We are very pleased to inform you that our internet magazine Minbar Ibn Rushd (Ibn Rushd Forum) is to resume regular publication after a long interval of a few years with three to four issues per year. We start with an extensive first issue.
The subject of Minbar’s 10th issue is “Arab thought” in honour of the great Moroccan philosopher Mohammed Abed Al-Jabri whose work was dedicated to this subject throughout his life. In 2008 he received the Ibn Rushd Prize for Freedom of Thought. Al-Jabri died on 3rd May 2010 in Rabat/Morocco at the age of 75. This issue of Minbar is in his honour and brings two tributes to the philosopher by Sonja Hegasy and Nabil Bushnaq.
After a retrospective historical analysis of Arab Islamic thought in the Middle Ages by Muhammad Ahmad az-Zoebi, the author Abd ar-Razzaq Id poses the question why scientific thinking has failed in modern Arab thought and explores the reasons for the lack of development of sciences in the Arab world.
Less pessimistic is Edgar Choueiri who, on the contrary, sees great scientific potential in the Arab world and gives examples of names of Arab scientists who have prominent positions in the scientific scene in the Western world. He argues that it is the attitude of the Arab world why most of them have not been recognised yet. Choueiri analyzes the reasons for the success of Western scientific development and makes suggestions of what Arab countries can do in order to make research at Arab universities more attractive for non-Arab/Western students.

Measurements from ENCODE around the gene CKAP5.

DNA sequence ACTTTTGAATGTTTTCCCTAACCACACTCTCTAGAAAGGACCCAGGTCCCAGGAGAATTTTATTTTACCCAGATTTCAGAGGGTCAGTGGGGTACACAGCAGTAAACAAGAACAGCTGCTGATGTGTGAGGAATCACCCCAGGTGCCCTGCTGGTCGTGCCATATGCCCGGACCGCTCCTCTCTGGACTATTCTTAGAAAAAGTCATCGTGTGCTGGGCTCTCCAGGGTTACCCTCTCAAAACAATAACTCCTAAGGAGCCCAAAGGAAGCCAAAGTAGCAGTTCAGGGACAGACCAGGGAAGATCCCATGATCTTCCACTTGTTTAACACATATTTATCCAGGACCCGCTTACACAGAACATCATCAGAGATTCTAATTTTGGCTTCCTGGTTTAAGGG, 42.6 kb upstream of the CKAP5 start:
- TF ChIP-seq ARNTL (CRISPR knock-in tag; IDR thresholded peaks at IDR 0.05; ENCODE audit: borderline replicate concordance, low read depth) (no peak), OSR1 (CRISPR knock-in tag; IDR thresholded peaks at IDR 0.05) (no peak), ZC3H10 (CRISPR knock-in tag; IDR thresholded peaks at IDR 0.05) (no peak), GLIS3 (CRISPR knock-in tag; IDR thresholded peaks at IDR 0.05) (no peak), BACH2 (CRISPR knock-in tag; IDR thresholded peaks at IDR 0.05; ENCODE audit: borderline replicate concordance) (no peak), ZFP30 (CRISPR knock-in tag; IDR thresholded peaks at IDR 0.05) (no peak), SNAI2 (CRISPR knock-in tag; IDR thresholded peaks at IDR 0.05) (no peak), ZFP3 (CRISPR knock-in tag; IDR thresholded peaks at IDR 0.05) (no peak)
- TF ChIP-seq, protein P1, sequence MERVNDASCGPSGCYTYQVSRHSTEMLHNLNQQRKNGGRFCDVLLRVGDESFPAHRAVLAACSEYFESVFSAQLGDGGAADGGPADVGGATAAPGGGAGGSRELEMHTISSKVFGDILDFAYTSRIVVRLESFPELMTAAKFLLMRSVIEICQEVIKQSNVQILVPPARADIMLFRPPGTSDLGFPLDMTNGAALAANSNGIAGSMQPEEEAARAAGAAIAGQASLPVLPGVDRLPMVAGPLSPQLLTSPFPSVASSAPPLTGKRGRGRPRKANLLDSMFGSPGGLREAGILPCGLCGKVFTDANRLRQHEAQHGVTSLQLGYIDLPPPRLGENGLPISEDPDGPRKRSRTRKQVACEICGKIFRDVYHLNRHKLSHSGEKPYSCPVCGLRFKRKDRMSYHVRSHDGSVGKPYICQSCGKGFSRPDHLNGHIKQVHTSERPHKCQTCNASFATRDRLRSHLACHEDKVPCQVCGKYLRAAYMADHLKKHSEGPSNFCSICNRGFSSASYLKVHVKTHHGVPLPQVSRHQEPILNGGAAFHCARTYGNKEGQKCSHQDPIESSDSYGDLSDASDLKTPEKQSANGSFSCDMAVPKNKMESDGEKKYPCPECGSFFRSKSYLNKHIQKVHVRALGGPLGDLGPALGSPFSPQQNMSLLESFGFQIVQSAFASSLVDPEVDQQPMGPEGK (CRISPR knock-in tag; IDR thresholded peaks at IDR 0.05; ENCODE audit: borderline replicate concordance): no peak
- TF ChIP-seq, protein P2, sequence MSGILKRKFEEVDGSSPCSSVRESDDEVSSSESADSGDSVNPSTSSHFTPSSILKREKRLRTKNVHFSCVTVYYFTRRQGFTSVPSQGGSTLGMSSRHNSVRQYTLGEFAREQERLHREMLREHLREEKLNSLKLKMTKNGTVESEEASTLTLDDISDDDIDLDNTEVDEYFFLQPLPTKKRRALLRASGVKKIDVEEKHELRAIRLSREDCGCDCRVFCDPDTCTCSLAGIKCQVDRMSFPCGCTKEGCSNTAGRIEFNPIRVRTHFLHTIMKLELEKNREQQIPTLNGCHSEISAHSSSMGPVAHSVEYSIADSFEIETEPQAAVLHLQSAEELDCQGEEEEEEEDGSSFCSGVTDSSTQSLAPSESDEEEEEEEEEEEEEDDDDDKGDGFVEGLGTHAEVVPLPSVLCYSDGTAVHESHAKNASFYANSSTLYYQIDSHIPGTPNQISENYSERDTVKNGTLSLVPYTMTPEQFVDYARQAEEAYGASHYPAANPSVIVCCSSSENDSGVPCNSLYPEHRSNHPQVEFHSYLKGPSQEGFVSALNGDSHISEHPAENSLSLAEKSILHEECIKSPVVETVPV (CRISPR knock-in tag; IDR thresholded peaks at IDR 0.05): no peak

Khalid Slaiki’s essay is devoted to the complex subject of cultural heritage and history as trigger of modern rational debate. What effects does the application of modern critical theories have on the interpretation of old texts? The essay concludes that in the Arab world the processes of thought are individual and do not belong to any schools of thought. Tradition and modernity should continue their discourse in order to revise false conclusions about the past and discover patterns of thought within the culture.
Christian W. Troll studies more specifically critical approaches to religious texts such as studies by Abu Zaid, Arkoun, Mernissi etc.
Two further essays by Hazem Khairy and Abdallah Tourkmani honour the Palestinian intellectual Edward Said, who died in 2003.
In his essay Kadhim Habib deals with the Egyptian economist Samir Amin, holder of the Ibn Rushd Prize 2009. Habib puts the provocative question: „Is Capitalism the end of history?“
According to the tradition of our magazine, Minbar Ibn Rushd ends it’s tenth anniversary issue with about a literary subject, two essays paying homage to Heinrich Heine and his theatre play „Almansor“ by Sarjoun Karam and Tawfiq Dawani.
We wish you a good reading!
- August 2010